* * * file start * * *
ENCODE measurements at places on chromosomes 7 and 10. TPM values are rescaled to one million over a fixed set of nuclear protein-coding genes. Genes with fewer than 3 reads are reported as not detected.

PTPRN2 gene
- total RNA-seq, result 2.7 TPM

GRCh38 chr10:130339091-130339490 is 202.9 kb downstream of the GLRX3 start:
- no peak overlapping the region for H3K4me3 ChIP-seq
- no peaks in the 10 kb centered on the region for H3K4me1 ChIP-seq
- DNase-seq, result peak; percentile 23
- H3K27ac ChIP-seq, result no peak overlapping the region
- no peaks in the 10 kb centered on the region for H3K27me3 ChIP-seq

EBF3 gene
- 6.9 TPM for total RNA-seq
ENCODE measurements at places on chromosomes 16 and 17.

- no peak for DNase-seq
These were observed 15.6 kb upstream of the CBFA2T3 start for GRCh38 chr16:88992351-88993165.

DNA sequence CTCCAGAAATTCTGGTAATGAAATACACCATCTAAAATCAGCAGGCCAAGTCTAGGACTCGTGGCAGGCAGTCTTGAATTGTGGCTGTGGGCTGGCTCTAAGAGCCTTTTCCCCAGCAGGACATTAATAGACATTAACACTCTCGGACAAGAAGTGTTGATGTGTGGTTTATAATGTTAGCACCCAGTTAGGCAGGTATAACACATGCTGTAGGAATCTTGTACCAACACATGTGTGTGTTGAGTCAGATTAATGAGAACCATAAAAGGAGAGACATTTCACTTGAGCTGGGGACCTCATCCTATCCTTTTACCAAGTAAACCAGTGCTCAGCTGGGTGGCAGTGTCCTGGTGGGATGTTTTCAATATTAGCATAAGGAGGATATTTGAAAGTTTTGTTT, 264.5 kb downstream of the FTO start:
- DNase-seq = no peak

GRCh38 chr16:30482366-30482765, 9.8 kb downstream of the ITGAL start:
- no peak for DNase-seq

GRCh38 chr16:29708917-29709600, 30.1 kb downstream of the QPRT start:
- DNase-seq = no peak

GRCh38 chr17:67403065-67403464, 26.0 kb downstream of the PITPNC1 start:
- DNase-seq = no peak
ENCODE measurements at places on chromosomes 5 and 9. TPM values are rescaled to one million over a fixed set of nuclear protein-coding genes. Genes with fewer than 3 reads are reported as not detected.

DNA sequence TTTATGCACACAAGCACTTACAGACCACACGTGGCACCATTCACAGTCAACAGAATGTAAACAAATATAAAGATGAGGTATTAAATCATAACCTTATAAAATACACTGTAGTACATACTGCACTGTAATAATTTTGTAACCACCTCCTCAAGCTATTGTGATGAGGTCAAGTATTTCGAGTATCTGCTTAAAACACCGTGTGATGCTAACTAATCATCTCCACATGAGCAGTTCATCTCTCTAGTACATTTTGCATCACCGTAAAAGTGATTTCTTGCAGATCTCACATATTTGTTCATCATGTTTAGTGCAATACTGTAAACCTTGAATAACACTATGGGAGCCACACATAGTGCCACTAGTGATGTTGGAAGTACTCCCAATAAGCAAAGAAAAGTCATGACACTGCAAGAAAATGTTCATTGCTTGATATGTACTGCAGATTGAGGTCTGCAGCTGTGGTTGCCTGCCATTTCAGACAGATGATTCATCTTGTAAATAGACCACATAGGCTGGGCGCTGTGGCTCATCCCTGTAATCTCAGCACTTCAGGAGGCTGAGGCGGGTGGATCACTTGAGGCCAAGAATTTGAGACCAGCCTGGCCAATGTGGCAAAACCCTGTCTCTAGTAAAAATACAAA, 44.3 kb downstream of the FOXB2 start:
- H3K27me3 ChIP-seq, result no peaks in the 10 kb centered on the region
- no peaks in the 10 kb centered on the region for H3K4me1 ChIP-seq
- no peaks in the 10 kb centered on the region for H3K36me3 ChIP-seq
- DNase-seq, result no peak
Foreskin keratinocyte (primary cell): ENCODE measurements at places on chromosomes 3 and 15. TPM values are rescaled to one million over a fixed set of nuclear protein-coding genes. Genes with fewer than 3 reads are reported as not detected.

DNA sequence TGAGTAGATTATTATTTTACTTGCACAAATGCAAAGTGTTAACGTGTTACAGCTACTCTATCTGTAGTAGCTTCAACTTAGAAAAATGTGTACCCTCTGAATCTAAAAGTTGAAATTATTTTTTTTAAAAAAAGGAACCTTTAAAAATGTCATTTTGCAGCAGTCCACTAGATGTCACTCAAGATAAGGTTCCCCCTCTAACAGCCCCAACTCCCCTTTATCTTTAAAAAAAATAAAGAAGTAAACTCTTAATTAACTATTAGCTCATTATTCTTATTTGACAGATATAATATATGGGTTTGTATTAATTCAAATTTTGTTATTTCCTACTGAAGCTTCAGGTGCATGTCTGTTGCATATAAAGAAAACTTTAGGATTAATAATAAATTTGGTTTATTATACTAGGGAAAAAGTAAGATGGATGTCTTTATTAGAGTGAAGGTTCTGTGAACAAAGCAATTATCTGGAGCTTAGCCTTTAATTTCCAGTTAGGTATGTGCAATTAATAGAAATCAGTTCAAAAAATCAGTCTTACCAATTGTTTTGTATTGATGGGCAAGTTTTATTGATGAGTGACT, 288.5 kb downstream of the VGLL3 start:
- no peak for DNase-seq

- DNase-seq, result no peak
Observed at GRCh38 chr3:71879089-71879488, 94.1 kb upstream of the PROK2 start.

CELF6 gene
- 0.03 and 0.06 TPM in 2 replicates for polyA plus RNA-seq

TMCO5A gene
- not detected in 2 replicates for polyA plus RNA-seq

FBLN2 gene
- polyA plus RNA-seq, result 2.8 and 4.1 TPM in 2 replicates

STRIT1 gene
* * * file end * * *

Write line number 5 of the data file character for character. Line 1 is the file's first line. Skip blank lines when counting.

- no peak overlapping the region for H3K4me3 ChIP-seq